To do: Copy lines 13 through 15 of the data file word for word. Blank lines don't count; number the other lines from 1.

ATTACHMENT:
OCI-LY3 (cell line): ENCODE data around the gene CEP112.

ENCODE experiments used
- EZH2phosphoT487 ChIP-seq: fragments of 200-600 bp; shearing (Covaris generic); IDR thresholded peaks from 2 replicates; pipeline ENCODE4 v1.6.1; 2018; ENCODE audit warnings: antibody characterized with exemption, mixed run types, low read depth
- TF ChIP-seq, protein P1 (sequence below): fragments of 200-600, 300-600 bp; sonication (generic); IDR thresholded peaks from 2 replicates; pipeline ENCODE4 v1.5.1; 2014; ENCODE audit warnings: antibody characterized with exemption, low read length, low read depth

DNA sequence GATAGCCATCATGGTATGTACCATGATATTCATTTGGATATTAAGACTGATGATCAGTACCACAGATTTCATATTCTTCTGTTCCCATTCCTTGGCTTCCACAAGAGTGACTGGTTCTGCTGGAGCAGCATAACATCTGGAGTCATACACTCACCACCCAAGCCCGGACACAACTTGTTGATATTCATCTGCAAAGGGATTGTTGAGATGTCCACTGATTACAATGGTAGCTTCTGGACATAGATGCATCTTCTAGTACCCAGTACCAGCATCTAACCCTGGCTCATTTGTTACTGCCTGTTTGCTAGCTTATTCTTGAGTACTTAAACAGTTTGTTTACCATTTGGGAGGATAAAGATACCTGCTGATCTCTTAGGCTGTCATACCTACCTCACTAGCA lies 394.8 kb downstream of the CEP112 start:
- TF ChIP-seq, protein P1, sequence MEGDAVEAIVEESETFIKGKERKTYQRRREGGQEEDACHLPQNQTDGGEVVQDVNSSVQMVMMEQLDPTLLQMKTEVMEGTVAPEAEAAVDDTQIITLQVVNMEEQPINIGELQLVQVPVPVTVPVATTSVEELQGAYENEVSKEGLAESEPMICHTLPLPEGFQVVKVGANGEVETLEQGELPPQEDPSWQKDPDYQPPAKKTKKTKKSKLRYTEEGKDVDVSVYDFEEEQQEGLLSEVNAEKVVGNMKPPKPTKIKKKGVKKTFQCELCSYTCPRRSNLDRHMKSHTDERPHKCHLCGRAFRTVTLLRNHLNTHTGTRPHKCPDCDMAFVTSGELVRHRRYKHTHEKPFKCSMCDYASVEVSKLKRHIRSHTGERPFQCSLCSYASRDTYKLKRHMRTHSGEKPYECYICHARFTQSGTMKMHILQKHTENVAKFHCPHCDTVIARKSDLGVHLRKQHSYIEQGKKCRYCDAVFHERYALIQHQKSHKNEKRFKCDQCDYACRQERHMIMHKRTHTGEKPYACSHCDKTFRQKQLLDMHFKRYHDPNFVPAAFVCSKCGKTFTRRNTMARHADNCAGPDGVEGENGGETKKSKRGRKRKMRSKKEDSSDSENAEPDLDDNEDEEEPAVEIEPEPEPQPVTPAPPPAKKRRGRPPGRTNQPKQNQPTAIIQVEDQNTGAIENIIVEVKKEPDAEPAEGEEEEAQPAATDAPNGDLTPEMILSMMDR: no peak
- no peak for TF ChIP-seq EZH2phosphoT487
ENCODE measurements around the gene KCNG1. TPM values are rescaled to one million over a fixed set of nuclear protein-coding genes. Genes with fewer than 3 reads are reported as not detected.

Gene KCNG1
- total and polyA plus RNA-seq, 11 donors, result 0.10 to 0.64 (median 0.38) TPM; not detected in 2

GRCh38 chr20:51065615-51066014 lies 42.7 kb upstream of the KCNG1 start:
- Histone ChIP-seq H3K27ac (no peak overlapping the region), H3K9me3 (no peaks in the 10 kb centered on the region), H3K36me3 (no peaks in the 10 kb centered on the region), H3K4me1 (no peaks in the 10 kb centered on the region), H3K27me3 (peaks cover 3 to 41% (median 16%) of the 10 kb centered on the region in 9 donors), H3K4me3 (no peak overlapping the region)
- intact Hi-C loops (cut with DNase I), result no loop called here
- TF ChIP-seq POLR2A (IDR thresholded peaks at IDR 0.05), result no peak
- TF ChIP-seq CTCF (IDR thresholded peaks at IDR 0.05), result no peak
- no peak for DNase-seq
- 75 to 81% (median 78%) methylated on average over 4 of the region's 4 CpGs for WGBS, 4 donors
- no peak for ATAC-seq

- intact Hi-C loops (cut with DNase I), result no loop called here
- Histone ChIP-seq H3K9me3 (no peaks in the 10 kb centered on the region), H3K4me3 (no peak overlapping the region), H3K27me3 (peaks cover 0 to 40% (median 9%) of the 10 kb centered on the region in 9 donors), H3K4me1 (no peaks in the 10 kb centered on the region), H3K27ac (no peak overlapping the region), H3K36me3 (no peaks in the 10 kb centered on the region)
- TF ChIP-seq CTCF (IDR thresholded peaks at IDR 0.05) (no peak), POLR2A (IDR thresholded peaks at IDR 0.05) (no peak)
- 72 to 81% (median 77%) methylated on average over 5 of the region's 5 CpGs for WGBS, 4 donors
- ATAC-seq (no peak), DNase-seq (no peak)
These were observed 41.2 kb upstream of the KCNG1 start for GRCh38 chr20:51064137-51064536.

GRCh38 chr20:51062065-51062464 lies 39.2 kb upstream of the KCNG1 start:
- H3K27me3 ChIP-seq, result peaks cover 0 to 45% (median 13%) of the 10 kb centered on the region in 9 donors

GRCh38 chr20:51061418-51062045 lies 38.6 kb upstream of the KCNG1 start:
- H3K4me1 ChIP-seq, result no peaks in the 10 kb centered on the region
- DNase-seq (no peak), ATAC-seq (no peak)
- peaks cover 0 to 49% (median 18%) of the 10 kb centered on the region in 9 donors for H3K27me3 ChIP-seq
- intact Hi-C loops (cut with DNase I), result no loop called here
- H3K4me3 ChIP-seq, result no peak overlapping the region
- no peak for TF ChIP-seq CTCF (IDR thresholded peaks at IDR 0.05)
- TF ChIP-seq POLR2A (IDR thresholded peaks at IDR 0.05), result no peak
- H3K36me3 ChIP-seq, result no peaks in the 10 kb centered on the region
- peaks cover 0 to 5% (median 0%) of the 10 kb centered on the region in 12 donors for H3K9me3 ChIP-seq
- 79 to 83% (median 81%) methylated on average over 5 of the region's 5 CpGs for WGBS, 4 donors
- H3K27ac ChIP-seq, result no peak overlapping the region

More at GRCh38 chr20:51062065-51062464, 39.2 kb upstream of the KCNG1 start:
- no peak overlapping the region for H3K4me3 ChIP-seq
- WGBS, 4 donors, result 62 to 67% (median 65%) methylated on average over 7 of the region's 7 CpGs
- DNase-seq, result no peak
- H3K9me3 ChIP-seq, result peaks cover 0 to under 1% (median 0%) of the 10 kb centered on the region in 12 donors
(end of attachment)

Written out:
- intact Hi-C loops (cut with DNase I), result no loop called here
- TF ChIP-seq POLR2A (IDR thresholded peaks at IDR 0.05), result no peak
- TF ChIP-seq CTCF (IDR thresholded peaks at IDR 0.05), result no peak